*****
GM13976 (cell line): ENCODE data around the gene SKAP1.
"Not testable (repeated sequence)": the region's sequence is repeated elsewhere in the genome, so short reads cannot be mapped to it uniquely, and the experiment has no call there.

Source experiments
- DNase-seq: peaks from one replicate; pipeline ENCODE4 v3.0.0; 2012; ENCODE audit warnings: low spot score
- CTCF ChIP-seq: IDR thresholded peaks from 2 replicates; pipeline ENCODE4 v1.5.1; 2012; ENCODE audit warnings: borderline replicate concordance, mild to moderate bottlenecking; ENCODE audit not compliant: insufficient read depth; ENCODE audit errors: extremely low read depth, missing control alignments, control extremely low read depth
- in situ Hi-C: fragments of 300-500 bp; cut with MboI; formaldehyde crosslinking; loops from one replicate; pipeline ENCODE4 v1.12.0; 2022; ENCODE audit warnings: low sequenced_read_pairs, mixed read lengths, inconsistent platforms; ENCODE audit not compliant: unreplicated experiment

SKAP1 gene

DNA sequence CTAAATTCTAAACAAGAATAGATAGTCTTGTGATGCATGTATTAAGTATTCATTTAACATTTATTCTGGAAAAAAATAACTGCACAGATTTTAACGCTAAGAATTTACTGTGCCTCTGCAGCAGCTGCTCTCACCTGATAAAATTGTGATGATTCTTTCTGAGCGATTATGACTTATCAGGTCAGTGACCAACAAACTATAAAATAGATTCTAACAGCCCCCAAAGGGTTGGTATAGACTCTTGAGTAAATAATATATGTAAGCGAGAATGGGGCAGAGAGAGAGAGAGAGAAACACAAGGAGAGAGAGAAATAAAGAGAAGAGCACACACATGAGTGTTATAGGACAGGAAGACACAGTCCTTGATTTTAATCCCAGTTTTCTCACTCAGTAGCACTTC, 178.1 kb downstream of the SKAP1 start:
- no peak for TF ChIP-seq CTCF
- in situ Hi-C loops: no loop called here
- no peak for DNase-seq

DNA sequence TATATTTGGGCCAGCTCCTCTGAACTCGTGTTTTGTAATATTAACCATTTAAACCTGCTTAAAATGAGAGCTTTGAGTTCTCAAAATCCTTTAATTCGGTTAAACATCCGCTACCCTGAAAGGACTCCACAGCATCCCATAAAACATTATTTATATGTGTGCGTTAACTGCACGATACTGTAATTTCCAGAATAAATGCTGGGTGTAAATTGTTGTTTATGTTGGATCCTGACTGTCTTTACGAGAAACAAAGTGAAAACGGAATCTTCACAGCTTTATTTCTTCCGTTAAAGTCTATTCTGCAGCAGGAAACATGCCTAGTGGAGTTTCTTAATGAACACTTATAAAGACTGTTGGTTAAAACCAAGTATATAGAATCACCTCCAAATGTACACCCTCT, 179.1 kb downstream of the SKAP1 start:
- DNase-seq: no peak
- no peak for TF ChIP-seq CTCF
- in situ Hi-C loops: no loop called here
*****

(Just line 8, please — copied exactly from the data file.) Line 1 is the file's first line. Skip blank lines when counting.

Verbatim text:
DNA sequence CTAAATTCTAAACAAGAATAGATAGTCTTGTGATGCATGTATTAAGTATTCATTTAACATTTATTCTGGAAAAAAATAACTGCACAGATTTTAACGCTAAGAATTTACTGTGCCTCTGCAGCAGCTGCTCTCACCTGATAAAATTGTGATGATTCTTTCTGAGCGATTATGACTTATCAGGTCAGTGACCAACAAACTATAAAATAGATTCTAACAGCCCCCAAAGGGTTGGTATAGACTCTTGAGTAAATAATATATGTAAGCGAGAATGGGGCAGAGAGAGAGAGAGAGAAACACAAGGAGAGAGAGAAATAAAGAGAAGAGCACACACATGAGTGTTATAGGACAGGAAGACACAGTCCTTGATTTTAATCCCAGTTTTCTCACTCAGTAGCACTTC, 178.1 kb downstream of the SKAP1 start: